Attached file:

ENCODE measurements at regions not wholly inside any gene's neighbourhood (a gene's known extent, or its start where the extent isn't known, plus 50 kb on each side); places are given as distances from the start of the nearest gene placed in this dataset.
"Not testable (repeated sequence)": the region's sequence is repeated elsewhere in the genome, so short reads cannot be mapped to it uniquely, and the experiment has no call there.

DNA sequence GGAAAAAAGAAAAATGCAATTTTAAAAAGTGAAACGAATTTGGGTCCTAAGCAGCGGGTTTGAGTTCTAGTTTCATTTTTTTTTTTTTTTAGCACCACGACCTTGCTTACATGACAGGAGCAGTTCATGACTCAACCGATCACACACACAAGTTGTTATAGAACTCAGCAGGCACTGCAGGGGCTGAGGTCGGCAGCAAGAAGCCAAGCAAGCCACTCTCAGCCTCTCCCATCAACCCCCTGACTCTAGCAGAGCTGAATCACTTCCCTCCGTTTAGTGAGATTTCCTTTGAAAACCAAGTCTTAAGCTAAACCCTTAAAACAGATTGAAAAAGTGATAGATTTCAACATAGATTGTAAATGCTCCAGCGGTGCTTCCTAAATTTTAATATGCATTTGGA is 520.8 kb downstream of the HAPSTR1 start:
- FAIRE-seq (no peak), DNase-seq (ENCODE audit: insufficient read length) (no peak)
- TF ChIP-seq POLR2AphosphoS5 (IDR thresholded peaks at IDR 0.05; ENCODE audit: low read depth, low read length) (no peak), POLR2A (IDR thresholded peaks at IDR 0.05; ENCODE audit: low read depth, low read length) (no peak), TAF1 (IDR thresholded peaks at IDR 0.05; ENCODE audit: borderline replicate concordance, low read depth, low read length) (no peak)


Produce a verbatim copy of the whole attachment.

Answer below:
ENCODE measurements at regions not wholly inside any gene's neighbourhood (a gene's known extent, or its start where the extent isn't known, plus 50 kb on each side); places are given as distances from the start of the nearest gene placed in this dataset.
"Not testable (repeated sequence)": the region's sequence is repeated elsewhere in the genome, so short reads cannot be mapped to it uniquely, and the experiment has no call there.

DNA sequence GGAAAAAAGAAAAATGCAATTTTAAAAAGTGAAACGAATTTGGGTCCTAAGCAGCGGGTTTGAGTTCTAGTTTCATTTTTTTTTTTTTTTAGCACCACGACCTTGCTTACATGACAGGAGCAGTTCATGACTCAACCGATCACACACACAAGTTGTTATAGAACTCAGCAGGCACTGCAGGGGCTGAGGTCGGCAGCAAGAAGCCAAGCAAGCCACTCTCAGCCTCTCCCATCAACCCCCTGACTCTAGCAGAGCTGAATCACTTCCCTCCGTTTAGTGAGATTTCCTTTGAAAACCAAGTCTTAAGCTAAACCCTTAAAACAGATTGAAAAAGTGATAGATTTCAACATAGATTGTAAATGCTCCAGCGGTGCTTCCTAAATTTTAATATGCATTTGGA is 520.8 kb downstream of the HAPSTR1 start:
- FAIRE-seq (no peak), DNase-seq (ENCODE audit: insufficient read length) (no peak)
- TF ChIP-seq POLR2AphosphoS5 (IDR thresholded peaks at IDR 0.05; ENCODE audit: low read depth, low read length) (no peak), POLR2A (IDR thresholded peaks at IDR 0.05; ENCODE audit: low read depth, low read length) (no peak), TAF1 (IDR thresholded peaks at IDR 0.05; ENCODE audit: borderline replicate concordance, low read depth, low read length) (no peak)